Old Joy

oldjoy.jpg
Kino International
Kelly Reichardt/United States 2006

The film Old Joy is very mundane, and director Kelly Reichardt keeps it refreshingly simple. It’s so simple that some will ask, “well, what’s the point?”

The point of the film emerges near the end during a conversation between Kurt (Will Oldham), a supposed free spirit trapped in his stoned corridors of the modern world, and Mark (Daniel London), a married man facing fatherhood. Kurt recalls a dream in which an Indian woman who sold him a notebook earlier that week telling him “everything is going to be fine; sorrow is just old joy.” The phrase perfectly encapsulates the film. This is apparent from the start, even down to the grain of the film.

The aesthetic is dismal and grey – that of a stale taste in a mouth, or a day that is just like any other day and leaves one wondering why it wouldn’t it just rain. The sound in the film formally speaks to the content – a noisy suburban space where Mark can’t even sit in his own backyard and meditate, to the woods where civilization is less and the whispers of the trees and the birds seem like Strauss. The aesthetic of the film speaks where most films dare not – in silence. Where the film lacks in dialogue, it makes up in superb non-verbal cues that inform the viewer of the story and the particular situation.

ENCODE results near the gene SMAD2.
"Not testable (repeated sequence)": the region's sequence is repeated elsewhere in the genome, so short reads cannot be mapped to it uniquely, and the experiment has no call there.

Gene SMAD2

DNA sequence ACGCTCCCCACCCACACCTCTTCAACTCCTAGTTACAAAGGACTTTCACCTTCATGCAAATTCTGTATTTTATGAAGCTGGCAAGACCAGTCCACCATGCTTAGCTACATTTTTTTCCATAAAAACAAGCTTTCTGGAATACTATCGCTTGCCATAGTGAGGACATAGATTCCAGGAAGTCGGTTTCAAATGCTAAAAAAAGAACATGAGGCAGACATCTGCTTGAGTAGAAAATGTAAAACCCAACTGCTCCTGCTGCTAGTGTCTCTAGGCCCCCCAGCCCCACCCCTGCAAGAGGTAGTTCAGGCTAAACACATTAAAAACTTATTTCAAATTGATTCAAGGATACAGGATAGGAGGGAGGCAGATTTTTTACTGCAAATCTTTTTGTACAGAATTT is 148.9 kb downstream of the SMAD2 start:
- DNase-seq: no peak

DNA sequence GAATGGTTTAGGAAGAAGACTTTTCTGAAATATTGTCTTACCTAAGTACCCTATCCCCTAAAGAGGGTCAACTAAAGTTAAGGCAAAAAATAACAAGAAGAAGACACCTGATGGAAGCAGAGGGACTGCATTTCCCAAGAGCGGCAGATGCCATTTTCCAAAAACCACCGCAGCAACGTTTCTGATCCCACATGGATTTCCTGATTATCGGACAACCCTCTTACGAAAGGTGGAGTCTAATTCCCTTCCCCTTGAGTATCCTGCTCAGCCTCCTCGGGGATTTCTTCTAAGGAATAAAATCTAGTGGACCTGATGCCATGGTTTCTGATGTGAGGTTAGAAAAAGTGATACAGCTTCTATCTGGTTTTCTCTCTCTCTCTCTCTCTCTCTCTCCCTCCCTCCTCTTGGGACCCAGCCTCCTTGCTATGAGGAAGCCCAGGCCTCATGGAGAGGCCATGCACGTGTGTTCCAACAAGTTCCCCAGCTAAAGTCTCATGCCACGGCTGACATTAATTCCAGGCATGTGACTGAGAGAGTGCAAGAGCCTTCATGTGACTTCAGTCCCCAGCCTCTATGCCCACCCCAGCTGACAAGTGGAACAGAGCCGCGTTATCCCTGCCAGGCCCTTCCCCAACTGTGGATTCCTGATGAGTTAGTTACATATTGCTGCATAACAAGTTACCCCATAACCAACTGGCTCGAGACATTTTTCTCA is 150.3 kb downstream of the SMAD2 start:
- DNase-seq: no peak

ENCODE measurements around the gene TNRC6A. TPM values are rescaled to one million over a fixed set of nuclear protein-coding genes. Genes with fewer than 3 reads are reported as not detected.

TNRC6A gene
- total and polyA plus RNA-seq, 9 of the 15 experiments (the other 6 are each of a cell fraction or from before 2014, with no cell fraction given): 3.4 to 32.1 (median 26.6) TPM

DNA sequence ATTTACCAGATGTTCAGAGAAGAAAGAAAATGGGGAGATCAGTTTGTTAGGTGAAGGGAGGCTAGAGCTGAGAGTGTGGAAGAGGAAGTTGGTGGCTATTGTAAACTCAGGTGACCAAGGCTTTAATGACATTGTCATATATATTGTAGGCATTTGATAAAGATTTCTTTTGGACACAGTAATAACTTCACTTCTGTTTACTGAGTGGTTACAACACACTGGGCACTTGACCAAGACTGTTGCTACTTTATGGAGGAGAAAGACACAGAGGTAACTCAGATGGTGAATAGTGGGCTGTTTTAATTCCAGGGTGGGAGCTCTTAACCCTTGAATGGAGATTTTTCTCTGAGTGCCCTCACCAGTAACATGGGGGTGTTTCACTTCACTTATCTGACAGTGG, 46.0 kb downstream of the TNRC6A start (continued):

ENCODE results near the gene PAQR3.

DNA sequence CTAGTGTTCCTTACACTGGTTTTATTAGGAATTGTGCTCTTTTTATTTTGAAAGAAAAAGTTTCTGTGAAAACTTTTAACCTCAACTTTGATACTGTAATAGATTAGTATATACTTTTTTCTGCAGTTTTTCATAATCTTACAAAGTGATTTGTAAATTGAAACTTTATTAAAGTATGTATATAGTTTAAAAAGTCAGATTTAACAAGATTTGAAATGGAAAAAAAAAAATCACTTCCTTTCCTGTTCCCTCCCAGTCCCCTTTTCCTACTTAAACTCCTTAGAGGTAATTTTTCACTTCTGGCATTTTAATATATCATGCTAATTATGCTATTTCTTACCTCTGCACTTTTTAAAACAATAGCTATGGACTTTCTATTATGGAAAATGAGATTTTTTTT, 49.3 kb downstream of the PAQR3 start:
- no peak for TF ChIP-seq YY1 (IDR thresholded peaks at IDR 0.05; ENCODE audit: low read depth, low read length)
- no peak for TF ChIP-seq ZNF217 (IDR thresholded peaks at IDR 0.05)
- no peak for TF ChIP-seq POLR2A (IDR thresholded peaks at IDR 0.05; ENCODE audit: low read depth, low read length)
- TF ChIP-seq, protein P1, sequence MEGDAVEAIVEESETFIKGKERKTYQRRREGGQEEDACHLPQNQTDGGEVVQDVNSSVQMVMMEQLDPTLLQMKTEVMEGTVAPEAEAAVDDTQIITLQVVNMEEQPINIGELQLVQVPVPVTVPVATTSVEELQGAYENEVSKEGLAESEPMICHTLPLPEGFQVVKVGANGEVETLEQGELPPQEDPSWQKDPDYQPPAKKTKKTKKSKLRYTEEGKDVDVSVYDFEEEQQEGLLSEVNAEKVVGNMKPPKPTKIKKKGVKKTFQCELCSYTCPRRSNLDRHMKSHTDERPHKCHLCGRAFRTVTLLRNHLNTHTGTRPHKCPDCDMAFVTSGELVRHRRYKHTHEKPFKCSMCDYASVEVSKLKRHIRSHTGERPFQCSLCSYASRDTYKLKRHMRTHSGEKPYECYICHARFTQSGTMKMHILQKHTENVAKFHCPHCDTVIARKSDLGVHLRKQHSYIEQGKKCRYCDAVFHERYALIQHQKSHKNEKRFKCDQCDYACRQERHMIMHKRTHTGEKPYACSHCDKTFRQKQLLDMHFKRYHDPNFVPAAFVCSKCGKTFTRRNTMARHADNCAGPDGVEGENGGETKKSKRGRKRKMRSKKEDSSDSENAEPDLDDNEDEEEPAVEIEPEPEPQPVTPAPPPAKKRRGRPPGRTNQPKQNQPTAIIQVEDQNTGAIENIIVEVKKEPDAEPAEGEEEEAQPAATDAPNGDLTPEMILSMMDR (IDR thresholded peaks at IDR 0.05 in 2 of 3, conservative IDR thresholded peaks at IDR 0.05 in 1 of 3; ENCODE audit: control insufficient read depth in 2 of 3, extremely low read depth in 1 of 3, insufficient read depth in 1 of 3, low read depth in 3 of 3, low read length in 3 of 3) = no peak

Here is where the film is really worthwhile: From the beginning it seems like the trip is going to be some idyllic getaway to nature. For Mark, the phone call from old-time friend Kurt seems like the possibility to get away. However, what is cleverly revealed by Reichardt, is that the trip is not super enlightening, but is filled with awkward moments emphasized by bad acting. Right when the viewer believes they understand one character as way more fucked up then the other one, the identification (if it can be called that) switches. The film displays non-aggressive scenes in terms of narrative that create a feeling of the mundane and the understated. Reichardt allows this aesthetic not by fault, but by praise; because what seems like amateur filmmaking is one of the more realistic film styles seen recently. It seems that every fault, for which she can be either accredited or criticized, is bravery and inspiring in her part to make a film as subtle as this with a light and modest hand.

This film allows the viewer to feel sorrow and to understand that this is life. At one point in the woods, Kurt explains that “There are trees in the city, and garbage in the forest, so what is the difference?” This observation explains the ambiguity and amalgamation of ideals and “reality” that exemplifies Reichardt’s themes. The exploration of nostalgia combats the traditional ideological view of how to handle moving on in life and the sorrows of growing old. The sorrow of getting old, having kids, the pressures of citizenry to society, and the growing apart of old friends is all still joy. It is just old joy.

© 2006 Myles David Jewell. All rights reserved.

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